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  • Tank Circuits

    Maybe I'm being a bit stupid here, but couldn't the whole tank circuit parafinalia be bypassed by using a switch to turn the pc on after you've started the car?
    Leo

    http://www.talkaudio.co.uk

    A million people can't be wrong, right?

    Well... unless they're all from the red states...

  • #2
    What if you need to refuel and need to crank the car again? that mean shuttingdown before refuel and restarting again.

    ...or what if the car stalled? No way Im shuttingdown

    Your idea will work, but not with us here because we are lazy and impatient

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    • #3
      Ah, the advantages of having the pc as a slave audio system

      I think I'll save myself a wodge of cash and use a switch
      Leo

      http://www.talkaudio.co.uk

      A million people can't be wrong, right?

      Well... unless they're all from the red states...

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      • #4
        What are u guys talking about? I dont understand!

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        • #5
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          • #6
            I did, and got 500 results. looked at some of them. and still dont know whats going on!

            but couldn't the whole tank circuit parafinalia be bypassed by using a switch to turn the pc on after you've started the car?
            I understand from this that its possible to turn on the computer by starting the car. and that can be done by doing something to the Circuit. LeoTheHamster is saying why bother and screw around with the sercet. Just connect a simple ON and OFF button to the computer.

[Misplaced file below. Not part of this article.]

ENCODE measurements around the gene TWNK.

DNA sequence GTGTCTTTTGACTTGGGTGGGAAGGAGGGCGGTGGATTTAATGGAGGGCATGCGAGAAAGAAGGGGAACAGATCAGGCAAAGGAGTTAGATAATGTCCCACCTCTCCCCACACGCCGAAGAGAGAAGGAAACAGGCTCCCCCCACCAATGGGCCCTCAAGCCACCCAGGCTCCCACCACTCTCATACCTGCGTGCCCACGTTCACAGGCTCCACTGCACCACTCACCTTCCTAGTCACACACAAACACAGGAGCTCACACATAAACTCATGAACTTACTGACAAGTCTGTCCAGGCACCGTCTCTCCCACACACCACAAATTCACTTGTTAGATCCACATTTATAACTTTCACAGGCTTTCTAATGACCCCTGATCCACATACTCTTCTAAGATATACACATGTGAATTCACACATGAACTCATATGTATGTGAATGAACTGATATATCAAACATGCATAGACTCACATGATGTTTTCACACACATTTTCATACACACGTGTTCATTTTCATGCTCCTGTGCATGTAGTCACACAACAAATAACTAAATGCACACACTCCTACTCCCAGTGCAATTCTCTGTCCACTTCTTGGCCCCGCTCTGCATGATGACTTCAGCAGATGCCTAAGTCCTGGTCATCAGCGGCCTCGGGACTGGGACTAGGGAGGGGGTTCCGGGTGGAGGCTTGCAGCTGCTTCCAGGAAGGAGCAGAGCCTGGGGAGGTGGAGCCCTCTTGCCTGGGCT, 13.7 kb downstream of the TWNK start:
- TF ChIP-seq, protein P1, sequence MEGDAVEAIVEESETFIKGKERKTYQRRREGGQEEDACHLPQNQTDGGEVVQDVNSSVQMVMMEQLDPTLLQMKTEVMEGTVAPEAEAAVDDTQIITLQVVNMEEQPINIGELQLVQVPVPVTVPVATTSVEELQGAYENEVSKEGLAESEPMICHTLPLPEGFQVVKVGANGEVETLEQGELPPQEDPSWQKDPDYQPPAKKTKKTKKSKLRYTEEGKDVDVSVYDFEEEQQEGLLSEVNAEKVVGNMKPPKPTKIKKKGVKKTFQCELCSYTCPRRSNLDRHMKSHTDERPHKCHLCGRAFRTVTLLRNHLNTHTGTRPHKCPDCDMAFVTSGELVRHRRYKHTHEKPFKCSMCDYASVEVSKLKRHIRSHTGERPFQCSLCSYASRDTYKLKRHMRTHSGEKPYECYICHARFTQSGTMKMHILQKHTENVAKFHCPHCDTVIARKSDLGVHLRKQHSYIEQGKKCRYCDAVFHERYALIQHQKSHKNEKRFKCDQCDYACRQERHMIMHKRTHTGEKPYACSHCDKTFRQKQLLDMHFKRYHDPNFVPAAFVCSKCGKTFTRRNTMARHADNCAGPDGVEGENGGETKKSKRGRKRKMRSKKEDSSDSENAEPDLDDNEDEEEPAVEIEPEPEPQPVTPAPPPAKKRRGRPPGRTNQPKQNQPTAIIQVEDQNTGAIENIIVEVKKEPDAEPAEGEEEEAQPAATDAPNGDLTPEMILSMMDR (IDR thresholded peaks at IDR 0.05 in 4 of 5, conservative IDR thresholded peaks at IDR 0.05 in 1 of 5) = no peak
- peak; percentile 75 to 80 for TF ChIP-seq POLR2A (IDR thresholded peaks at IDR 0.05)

OKAY? but then....

            What if you need to refuel and need to crank the car again? that mean shuttingdown before refuel and restarting again.

            ...or what if the car stalled? No way Im shuttingdown
            If the computer has its own switch, and its own switch going to turn it on and off, what this has got to do with anything? (Maybe that way the computer wont get electricity?)

            See? I'm lost. I dont know whats goin on. I'm a n00b. and thats why I'm at this section of the forum

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            • #7
              A tank circuit is simply a device that is inserted into the power feed to the car computer.

              Ordinairily you connect the computer PSU to the car battery, if you take an opus PSU for example this has the ability to survive crank, i.e. when you crank and the voltage dips, the opus doesn't mind it carries on as normal.